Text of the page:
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Text mining- text analytics- data mining PowerPoint Presentation
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Text mining- text analytics- data mining

Text mining- text analytics- data mining

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Text mining- text analytics- data mining

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  1. Text mining- text analytics- data mining Text mining, also referred to as text data mining, roughly equivalent to text analytics, refers to the process of deriving high quality information from text.

  2. CIA Chief Tech Officer: Big Data Is The Future And We Own It • CIA's chief technology officer detailed the Agency's vision for collecting and analyzing all of the information people put on the Internet.

  3. intstrcmp ( const char * str1, const char * str2 ); • Compare two strings • Compares the C string str1 to the C string str2.

  4. strcmp- Return Value • A zero value indicates that both strings are equal.

  5. strcmp example char fruit[]=“apple”; char input[80]; gets(input); f(strcmp (fruit,input) == 0){ printf(“Correct Answer!”); }

  6. Passing Parameters to main(intargc, char *argv[]) • C allows parameters to be passed from the operating system to the program when it starts executing • The parameter argcholds the number of parameters passed to the program. • The array argv[ ] holds the addresses of each parameter passed • argv[0] is always the program name

  7. Passing Parameters to main(intargc, char *argv[]) #include <stdio.h> main(intargc, char *argv[]) { int n; for(n = 0; n < argc; n++) printf ("\nParameter %d equals %s",n,argv[n]); system("pause"); return 0; }

  8. The function strtok( ) • For extracting substrings from within a single string. • It is used when the substrings are separated by known delimiters, such as the commas. • Initially, you call strtok( ) with the name of the string variable to be parsed, and a second string that contains the known delimiters. • Strtok( ) then returns a pointer to the start of the first substringand replaces the first token with a zero delimiter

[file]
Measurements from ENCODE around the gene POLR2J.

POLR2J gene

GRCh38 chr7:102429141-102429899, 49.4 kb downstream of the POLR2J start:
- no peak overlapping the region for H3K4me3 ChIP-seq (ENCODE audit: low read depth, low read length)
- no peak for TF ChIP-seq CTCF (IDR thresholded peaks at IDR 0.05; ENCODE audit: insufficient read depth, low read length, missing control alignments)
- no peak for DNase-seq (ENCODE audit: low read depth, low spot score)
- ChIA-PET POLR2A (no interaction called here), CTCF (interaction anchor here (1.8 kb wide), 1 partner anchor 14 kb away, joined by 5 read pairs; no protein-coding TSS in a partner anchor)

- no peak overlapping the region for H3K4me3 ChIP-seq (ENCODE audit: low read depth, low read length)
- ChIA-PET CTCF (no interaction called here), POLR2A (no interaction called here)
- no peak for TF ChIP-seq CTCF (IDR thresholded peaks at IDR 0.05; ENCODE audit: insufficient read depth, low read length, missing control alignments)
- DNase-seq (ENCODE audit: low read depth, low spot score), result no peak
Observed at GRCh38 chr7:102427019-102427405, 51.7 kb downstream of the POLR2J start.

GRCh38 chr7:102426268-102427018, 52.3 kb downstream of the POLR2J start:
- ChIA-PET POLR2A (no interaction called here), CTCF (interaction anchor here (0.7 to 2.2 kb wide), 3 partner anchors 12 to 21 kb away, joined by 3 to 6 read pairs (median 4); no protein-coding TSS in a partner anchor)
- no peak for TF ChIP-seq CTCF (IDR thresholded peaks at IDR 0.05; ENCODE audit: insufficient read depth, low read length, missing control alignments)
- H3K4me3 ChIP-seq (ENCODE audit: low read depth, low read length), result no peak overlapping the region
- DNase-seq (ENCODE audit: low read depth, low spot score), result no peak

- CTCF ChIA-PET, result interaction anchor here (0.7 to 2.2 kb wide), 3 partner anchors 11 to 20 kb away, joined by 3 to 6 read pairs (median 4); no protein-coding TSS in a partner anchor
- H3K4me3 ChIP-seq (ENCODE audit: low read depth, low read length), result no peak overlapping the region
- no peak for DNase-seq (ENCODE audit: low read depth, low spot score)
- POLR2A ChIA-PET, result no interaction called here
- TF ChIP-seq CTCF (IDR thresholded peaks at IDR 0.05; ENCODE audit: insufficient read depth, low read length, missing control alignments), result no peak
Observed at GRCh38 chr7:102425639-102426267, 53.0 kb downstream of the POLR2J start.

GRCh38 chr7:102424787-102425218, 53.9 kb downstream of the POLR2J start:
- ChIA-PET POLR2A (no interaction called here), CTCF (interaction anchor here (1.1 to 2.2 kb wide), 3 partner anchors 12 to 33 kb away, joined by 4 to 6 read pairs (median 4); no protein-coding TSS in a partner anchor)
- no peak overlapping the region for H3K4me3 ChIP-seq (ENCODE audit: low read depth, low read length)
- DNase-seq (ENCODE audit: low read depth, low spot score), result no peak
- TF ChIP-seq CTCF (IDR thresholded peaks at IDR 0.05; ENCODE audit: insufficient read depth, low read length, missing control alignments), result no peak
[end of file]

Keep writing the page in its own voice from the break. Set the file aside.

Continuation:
9. The function strtok( ) • Subsequent calls to strtok( ) can be made in a loop, passing NULL as the string to be parsed; strtok( ) will return the subsequent substrings. • Since strtok() can accept numerous delimiter characters in the second parameter string, you can use it as the basis of a simple word-counting program

  10. strtok( ) Return Value • A pointer to the last token found in string. • A null pointer is returned if there are no tokens left to retrieve.

  11. strtok(buffer,"\t\n,;:.!?()- "); • \t(tab) \n(newline) , ; : . ! ? ( ) - and [space]

  12. The function strtok( ) #include <stdio.h> #include <string.h> main() { char data[50]; char *p; strcpy(data,"RED,ORANGE,YELLOW,GREEN,BLUE,INDIGO,VIOLET"); p = strtok(data,","); while(p!=NULL) { puts(p); p = strtok(NULL,","); } system("pause"); }

  13. Array Of Strings Constants char*wordlist[WordListSize]={"terrorism","bomb","qaeda","terror","attack","iraq","afghanistan","iran","pakistan","islam","osama","muslims","muslim"};

  14. inttolower ( int c ); • Converts c to its lowercase equivalent if c is an uppercase letter and has a lowercase equivalent. • If no such conversion is possible, the value returned is c unchanged.

  15. tolower-Return Value • The lowercase equivalent to c, if such value exists, or c (unchanged) otherwise. • The value is returned as an int value that can be implicitly casted to char.

  16. Convert string to lower case int main(){ char s[]=“HELLO”; toLower(s); system(“pause”); return 0; } void toLower(char s[]){ inti=0; for(i=0;s[i];i++){ s[i]=tolower(s[i]); } }

  17. char * gets ( char * str ); • Get string from stdin • Reads characters from the standard input (stdin) and stores them as a C string into str until a newline character or the end-of-file is reached. • The newline character, if found, is not copied into str.A terminating null character is automaticallyappended after the characters copied to str.

  18. Gets - example #include <stdio.h> intmain() { char string [256]; printf("Insert your full address: "); gets (string); printf("Your address is: %s\n",string); return 0; }

  19. Last Element Of String And Address(Excluding Null) char text[]="Hello World”; Last Element: • text[strlen(text) – 1]; • Address of Last Element: &text[strlen(text) – 1];

  20. The Fox, the Goose, and the Corn • PROBLEM: HOW TO CROSS THE RIVER?

  21. The Fox, the Goose, and the Corn- Solution • The farmer has to take the goose on the first trip. • On the second trip, let’s suppose the farmer takes the fox. • Instead of leaving the fox with the goose, though, the farmer takes the goose back to the near shore. • Then the farmer takes the sack of corn across • leaving the fox and the corn on the far shore. • while returning for a fourth trip with the goose

  22. The key constraints 1. The farmer can take only one item at a time in the boat. 2. The fox and goose cannot be left alone on the same shore. 3. The goose and corn cannot be left alone on the same shore.

  23. Difference ? • char h[]="hello" • is different from • char * h="hello";

  24. A Subscripted Array Reference

  25. A Pointer Reference

  26. Define as Pointer/Reference as Array